If you’ve been around personal development for more than 10 minutes, you’ve heard people touting the benefits of gratitude (like “IT IS NON-NEGOTIABLE AND WILL CHANGE YOUR LIFE” type stuff).
I agree now… but I didn’t grow up with gratitude.
I grew up with good manners, and always said thank you (because we didn’t want anyone else to think we were ungrateful), but that doesn’t mean I knew anything about what it meant to actually be grateful. To actually FEEL the sensation of being thankful, as opposed to feigning happiness over yet another knit sweater and then faux-smile while saying thank you to avoid the otherwise inevitable back hand to the head and familiar chorus of “what do you say?”
(I’m not the only one who grew up like that, right? Also, note that I’m not knocking good manners… but manners aren’t gratitude.)
Here’s what you need to know:
The opposite of gratitude is entitlement. Having a weak gratitude muscle doesn’t necessarily mean you’re a whiny, complaining, Debbie Downer. It means you think something outside of you (a person, “society,” the Big U/God, your husband/kids/cousin’s brother-in-law, etc.) will give you the things you think you need in order to be happy and content with your life.
Presence helps you focus on what you have (physically, mentally, and emotionally) right now – to detach from living in either the past or the future. Patience helps you recognize that the stuff you want someday will come, as long as you have the persistence to take just the very.next.step. towards whatever it is you want.
To get present
- Focus on your 5 senses. Quite literally, what do you see, hear, smell, taste, and touch right this minute? Just pay attention to your environment for a few minutes (shout out to my first coach for teaching me this early on!)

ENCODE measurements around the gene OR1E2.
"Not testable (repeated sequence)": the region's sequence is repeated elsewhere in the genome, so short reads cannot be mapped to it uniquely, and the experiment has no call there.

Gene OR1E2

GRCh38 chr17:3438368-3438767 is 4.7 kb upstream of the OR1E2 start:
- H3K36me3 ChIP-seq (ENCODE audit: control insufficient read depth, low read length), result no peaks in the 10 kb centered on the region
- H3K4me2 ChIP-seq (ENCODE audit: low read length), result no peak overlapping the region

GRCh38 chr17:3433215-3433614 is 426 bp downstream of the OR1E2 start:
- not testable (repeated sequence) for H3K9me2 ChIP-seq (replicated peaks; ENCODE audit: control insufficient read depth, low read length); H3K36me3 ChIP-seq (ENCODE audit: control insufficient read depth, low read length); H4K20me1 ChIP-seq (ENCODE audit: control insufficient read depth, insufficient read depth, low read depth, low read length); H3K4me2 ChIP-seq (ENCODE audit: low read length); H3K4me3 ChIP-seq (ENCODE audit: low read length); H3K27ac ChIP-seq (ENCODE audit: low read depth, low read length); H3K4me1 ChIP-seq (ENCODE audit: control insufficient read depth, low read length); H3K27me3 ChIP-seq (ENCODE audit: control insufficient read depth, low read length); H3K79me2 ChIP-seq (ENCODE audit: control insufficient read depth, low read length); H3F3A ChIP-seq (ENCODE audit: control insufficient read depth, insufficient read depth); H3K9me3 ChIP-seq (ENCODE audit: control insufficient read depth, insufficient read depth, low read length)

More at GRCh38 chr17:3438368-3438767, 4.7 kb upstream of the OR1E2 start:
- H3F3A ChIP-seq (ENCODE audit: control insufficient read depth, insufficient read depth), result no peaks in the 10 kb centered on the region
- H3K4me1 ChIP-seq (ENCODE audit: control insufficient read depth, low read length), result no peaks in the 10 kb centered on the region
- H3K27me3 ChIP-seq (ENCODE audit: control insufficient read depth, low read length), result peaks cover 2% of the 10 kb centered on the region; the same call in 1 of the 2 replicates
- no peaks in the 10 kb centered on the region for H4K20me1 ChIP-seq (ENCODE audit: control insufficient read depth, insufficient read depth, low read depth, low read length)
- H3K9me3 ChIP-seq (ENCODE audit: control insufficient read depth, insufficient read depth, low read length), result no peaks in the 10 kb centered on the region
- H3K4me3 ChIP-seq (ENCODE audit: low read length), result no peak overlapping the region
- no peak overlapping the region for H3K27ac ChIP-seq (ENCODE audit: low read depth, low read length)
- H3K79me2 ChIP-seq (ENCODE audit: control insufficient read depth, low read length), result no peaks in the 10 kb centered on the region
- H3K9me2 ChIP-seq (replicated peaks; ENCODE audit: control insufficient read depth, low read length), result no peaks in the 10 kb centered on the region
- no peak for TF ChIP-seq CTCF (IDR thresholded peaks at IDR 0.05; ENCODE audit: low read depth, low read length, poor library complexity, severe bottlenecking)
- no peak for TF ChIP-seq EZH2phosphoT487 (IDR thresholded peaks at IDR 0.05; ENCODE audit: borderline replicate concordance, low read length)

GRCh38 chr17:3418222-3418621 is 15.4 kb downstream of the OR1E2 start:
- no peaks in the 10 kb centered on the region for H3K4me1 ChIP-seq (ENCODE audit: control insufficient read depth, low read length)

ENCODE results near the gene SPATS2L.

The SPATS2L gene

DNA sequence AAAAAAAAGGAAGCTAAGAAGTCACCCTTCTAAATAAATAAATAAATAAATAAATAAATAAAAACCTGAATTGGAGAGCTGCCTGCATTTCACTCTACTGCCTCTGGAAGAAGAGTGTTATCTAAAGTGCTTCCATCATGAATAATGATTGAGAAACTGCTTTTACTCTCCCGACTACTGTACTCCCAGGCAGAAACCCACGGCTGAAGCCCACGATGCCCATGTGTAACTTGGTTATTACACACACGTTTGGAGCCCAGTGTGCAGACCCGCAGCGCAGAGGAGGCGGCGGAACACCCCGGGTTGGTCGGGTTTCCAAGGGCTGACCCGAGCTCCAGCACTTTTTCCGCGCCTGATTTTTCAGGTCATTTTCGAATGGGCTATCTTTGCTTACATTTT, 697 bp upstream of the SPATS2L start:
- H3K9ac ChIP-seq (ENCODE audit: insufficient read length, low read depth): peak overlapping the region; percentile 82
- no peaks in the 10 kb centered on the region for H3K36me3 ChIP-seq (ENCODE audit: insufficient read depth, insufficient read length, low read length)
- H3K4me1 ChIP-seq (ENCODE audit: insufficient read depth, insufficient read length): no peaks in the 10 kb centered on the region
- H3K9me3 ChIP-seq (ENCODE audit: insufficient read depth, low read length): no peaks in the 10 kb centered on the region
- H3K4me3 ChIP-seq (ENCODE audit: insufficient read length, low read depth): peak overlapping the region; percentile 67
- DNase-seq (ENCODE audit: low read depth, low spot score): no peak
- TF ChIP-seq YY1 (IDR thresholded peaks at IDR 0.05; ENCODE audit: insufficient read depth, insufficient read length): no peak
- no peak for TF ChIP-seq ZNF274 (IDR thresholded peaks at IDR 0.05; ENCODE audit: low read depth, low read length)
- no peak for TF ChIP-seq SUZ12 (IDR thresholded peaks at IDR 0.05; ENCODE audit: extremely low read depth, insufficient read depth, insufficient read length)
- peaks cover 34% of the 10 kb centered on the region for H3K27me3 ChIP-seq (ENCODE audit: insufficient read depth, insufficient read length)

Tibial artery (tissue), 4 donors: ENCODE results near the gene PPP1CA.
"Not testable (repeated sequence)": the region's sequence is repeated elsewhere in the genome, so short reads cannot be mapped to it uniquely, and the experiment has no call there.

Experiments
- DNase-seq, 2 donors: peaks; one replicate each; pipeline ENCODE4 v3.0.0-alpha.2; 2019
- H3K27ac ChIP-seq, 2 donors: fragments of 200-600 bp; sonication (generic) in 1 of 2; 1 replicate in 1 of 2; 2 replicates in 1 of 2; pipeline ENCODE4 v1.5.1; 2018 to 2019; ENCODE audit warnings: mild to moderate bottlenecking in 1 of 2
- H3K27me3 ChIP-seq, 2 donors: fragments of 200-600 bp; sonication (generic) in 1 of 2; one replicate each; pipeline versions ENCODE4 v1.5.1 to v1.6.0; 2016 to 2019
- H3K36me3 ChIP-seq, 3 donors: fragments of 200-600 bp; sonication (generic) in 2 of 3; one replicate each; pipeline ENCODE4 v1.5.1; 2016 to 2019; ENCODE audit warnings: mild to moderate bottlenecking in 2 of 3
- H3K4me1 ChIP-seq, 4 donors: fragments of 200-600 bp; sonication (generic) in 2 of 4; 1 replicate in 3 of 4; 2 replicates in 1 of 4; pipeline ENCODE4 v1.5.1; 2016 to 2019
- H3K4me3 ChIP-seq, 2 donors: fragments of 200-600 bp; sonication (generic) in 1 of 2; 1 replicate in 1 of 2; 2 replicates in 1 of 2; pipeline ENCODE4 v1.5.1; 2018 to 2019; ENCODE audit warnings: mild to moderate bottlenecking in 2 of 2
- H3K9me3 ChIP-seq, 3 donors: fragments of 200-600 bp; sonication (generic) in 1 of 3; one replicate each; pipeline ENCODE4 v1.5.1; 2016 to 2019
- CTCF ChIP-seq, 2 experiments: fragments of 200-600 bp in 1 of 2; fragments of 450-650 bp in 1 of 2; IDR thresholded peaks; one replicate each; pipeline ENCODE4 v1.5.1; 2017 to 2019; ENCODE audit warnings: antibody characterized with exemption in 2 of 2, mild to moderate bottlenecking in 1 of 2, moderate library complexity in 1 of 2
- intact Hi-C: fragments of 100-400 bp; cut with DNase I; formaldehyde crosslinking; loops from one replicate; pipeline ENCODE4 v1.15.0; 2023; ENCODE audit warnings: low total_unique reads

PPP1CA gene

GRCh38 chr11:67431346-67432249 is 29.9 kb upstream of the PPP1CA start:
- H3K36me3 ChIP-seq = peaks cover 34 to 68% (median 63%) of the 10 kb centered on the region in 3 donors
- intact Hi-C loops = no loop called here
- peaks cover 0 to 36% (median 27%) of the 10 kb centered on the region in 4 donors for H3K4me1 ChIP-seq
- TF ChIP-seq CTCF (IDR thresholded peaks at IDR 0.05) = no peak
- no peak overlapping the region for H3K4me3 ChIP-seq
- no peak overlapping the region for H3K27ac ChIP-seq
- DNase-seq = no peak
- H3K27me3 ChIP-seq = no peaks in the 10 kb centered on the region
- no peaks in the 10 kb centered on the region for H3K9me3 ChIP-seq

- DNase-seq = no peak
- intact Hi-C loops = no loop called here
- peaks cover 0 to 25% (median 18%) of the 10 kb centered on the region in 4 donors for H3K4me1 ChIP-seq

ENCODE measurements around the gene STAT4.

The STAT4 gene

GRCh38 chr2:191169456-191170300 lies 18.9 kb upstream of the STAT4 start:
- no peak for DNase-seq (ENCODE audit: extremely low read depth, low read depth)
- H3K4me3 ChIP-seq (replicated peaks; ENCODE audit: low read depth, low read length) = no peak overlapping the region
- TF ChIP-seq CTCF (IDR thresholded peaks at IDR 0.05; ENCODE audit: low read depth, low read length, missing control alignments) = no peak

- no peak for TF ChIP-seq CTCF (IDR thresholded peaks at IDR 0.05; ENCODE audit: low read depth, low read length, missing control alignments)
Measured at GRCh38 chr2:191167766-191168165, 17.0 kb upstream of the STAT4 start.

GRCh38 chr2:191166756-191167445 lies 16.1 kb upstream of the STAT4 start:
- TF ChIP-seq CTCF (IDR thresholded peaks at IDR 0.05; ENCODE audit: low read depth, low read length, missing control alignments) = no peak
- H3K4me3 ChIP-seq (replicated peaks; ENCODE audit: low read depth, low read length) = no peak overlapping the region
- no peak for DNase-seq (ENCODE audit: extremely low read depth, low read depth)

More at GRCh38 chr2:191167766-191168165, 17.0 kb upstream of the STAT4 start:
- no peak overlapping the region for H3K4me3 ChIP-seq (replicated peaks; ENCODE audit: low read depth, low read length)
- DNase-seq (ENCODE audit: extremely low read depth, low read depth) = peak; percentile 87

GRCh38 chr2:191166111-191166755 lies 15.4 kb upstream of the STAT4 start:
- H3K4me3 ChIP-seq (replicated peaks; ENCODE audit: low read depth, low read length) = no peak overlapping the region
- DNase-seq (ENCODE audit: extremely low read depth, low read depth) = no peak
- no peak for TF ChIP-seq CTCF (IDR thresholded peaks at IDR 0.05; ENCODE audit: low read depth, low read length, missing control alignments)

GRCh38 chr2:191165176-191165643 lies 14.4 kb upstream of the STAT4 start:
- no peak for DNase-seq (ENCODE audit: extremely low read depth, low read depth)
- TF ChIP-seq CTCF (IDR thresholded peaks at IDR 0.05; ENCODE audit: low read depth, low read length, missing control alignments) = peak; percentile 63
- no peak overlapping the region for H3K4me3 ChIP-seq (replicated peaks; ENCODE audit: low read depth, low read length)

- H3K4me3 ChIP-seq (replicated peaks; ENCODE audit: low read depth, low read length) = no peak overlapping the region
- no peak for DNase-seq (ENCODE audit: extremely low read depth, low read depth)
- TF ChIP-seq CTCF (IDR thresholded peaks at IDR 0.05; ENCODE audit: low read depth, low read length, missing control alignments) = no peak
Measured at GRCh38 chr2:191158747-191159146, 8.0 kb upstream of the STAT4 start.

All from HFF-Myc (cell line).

- Meditate. However that looks for you. Quiet the monkey mind every.single.day. (I’m not big on blanket statements, but this one I stand by)
- STOP MULTITASKING. Your ability to focus is key to not only getting shit done but also to increasing your awareness of the good that is already all around you (oxygen, birds/trees/sunsets, running water…)
To get patient
- Allow “boredom.” Stand in a line and DON’T look through your phone (better yet, pick the long, slow line and do this). Wait for your kids to finish tying their own shoes. Etc. I’m not saying to be lazy or inefficient. I’m saying to note your impulse to constantly be busy/working/connecting (which is all code for numbing out), and extend how long you can put off scratching that itch.
- Keep a daily log of your progress. Note that “progress” doesn’t necessarily mean all the boxes you checked off. If you’re trying to be a more loving parent and kept your cool with your kid, that’s progress. If you’re trying to grow your business and reached out to 5 potential collaborators who all said no, that’s still progress.
- Watch for evidence. Collect indications of things working out the way you’ve hoped for (without attaching a sigh of “ugh, finally!” to it).
To get persistent
- Stop making it about you (whatever your “it” is – sales, relationships, marketing). The more of a sense of “we’re all in this together” that you can have, the more willing you may be to keep showing up.
- Ask yourself who you can serve in THIS moment. And then do it in different forms – financially, emotionally, practically, etc. – again and again and again. Note that answers like, “No one – I got nothin’” are bologna (more on this below)
- Make your work fun (this is the only way you’ll learn to embrace the process, rather than being obsessed with just getting the outcome… which, ironically, is how you actually get the outcome).
The simplest way to make work fun is 1) stop telling yourself it’s not fun (<– most important step), 2) amp up your body so you’re in a positive state (sing, dance, tickle your kids, run with your dog), and 3) give yourself a limited amount of time to do the things you’re not terribly crazy about (i.e. stop overthinking).
A simple way to feel gratitude
When in doubt, recognize something that you have an abundance of and share it with someone who doesn’t (tools, skills, money, love).
My assumption is that most of you live in areas where running water is one of those things there’s plenty of.
Have you checked out Workshops for Water? I regularly announce the opportunity for you to share the gift of safe, clean water with 100 people who don’t have that luxury, and in exchange I’ll be sharing an abundance of my mindset help with you!
I love creating these types of win-win situations… where everyone feels like they gave a little but got a LOT – click here to be the first to know when another workshop opens!In the meantime, if you’re struggling to find things to feel grateful for, start simple. Go count how many times in just one day you use clean water (I did this one day… 47!).